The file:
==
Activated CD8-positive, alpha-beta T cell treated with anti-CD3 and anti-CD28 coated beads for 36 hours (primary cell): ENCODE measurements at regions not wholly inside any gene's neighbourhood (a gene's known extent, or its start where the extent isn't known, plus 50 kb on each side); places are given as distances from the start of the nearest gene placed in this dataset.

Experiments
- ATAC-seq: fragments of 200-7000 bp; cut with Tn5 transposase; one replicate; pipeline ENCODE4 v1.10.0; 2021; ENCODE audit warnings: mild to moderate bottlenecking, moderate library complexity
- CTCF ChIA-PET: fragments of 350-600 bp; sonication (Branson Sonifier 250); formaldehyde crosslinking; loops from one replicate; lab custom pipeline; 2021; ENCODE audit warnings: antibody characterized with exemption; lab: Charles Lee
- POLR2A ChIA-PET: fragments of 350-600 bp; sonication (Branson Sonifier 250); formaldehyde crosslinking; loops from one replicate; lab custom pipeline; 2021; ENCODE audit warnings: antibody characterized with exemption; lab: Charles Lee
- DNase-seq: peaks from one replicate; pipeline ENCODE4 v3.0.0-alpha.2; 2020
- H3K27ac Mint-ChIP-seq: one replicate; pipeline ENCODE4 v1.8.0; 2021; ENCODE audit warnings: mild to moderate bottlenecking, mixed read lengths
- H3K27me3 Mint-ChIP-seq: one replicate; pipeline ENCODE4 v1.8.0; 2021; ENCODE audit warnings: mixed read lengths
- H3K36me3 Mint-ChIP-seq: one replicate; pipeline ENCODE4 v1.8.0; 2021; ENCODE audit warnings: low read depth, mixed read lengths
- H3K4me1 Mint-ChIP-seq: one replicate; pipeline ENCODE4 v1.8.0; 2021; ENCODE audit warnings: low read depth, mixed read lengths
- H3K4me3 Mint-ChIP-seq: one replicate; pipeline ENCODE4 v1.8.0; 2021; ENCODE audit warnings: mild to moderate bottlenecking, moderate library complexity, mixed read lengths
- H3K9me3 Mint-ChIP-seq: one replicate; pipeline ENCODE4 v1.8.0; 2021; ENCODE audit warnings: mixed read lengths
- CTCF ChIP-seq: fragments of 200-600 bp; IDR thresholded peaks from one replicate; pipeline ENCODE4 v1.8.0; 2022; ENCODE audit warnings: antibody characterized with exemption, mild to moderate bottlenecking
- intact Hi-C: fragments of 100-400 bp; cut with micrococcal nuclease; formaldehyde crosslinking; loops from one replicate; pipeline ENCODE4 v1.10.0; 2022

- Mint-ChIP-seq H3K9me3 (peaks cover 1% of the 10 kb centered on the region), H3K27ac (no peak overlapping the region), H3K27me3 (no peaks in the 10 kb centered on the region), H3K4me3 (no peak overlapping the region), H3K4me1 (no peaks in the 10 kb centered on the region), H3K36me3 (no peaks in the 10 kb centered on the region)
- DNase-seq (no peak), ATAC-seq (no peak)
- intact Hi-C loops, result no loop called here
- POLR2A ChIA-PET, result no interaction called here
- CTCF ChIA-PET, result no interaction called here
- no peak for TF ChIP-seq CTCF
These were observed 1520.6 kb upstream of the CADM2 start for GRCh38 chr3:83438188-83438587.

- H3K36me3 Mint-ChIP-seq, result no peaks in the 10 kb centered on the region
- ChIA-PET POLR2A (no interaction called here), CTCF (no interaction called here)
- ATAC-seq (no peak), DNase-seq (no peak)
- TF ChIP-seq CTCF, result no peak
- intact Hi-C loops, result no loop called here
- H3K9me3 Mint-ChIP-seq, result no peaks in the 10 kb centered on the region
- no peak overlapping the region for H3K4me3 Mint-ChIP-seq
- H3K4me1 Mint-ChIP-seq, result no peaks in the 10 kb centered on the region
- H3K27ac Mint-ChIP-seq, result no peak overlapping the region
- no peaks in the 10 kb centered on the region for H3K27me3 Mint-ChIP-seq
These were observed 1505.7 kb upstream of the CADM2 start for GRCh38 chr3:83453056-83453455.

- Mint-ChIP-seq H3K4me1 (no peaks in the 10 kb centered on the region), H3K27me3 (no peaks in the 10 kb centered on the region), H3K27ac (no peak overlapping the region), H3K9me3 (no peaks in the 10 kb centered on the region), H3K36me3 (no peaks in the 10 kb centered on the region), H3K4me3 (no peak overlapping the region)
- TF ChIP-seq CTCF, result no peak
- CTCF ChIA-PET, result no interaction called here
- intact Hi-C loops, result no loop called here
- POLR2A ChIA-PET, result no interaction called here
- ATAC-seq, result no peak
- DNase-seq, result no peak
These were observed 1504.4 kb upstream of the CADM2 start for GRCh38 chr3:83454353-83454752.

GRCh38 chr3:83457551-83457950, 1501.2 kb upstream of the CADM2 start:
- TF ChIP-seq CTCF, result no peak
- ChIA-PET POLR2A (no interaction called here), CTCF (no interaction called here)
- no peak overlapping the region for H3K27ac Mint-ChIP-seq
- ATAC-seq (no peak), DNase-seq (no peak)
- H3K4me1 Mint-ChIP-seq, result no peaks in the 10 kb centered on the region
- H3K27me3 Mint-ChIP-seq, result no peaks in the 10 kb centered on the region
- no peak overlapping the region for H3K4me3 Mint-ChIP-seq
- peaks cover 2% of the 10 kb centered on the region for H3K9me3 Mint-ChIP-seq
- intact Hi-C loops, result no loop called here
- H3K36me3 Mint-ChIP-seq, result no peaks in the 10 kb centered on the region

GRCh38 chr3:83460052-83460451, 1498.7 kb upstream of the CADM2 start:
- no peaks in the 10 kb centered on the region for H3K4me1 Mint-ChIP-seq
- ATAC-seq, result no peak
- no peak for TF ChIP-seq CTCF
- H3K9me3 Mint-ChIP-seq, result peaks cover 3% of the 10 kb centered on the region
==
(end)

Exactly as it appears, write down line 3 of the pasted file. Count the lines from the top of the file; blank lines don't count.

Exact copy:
- ATAC-seq: fragments of 200-7000 bp; cut with Tn5 transposase; one replicate; pipeline ENCODE4 v1.10.0; 2021; ENCODE audit warnings: mild to moderate bottlenecking, moderate library complexity